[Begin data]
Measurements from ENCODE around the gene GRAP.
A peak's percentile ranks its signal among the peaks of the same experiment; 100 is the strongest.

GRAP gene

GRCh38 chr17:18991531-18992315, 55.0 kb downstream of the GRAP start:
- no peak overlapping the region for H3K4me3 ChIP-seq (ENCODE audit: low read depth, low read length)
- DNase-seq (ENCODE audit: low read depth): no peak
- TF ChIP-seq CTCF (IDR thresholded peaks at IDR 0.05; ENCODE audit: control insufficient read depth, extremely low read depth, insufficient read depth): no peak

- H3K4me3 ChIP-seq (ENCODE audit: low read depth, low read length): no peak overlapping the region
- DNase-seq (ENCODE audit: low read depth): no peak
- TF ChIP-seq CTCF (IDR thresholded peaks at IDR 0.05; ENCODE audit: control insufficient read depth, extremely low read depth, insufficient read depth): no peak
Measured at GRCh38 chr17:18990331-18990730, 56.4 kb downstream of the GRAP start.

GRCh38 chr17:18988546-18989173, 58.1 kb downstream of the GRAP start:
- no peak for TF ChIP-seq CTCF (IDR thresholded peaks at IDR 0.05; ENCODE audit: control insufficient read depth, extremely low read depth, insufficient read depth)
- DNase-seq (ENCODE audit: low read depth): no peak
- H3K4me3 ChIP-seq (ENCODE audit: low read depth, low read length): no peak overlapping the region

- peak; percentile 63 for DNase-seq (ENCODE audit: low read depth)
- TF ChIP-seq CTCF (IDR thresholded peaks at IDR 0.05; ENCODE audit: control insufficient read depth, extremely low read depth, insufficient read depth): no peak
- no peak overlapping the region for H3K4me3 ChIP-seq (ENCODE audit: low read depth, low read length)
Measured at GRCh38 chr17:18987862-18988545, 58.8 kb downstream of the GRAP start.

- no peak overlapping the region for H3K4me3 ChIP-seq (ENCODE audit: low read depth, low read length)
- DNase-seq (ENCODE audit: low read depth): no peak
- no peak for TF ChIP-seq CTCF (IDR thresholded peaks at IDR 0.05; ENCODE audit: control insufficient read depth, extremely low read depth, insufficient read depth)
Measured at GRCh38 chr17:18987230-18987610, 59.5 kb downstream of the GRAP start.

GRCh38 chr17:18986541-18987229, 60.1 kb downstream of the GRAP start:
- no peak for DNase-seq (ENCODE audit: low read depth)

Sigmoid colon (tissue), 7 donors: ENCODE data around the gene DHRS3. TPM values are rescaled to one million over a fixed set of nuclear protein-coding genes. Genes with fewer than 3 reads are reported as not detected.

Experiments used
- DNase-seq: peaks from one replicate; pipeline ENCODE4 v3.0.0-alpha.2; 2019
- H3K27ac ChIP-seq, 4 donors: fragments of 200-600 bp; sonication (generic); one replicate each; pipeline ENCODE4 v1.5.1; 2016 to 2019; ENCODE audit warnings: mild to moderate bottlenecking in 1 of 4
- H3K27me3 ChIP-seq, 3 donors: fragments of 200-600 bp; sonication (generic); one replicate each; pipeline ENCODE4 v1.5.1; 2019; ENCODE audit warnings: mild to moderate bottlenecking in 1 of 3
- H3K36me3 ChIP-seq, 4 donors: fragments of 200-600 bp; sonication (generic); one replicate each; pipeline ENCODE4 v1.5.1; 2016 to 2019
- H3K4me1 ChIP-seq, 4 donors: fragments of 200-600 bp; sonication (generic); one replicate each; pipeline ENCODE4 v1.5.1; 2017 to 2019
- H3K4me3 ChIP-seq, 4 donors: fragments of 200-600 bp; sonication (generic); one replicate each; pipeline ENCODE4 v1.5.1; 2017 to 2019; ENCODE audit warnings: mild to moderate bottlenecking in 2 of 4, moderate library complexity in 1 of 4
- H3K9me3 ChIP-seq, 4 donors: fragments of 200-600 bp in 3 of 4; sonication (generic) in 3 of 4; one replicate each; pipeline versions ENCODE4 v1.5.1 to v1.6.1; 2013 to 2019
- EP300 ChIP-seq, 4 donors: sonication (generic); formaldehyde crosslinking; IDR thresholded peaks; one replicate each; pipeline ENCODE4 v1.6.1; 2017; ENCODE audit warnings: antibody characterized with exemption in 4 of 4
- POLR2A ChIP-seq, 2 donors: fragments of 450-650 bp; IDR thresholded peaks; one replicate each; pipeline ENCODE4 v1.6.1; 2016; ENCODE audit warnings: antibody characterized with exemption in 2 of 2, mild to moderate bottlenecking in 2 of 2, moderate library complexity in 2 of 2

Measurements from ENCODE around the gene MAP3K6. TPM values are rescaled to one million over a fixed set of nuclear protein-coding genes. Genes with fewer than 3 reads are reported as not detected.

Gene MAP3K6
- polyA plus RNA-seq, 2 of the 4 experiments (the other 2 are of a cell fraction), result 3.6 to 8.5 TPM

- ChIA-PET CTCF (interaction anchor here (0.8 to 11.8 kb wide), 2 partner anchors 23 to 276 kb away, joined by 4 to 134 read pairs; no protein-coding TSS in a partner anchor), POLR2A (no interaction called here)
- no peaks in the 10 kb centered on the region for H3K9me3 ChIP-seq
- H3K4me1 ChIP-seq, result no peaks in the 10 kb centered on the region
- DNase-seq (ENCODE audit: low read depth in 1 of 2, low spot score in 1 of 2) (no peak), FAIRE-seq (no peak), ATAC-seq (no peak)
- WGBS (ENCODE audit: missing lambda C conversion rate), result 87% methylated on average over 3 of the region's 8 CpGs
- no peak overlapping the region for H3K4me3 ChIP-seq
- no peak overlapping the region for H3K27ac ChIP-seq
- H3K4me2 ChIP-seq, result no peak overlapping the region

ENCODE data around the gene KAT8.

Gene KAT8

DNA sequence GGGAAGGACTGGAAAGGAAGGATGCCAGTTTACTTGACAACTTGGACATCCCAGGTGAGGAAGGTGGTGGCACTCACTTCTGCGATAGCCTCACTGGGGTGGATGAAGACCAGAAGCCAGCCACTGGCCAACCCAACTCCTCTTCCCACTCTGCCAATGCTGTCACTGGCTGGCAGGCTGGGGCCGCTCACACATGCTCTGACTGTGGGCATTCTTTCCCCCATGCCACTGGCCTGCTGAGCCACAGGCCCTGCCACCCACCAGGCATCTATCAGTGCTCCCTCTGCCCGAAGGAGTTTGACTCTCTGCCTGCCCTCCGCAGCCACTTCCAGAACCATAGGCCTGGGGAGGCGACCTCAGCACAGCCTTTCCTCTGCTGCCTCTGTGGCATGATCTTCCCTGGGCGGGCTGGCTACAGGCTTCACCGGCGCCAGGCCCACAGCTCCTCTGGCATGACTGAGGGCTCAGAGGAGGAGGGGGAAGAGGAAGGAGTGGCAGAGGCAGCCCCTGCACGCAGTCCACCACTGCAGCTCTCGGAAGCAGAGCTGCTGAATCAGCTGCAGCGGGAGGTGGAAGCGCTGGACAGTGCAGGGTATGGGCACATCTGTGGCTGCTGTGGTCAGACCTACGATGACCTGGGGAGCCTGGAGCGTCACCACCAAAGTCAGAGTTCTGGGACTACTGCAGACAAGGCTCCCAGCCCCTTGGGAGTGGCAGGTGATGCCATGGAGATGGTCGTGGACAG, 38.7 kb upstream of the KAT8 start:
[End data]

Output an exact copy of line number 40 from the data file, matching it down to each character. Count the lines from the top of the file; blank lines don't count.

- ChIA-PET CTCF (interaction anchor here (0.8 to 11.8 kb wide), 2 partner anchors 23 to 276 kb away, joined by 4 to 134 read pairs; no protein-coding TSS in a partner anchor), POLR2A (no interaction called here)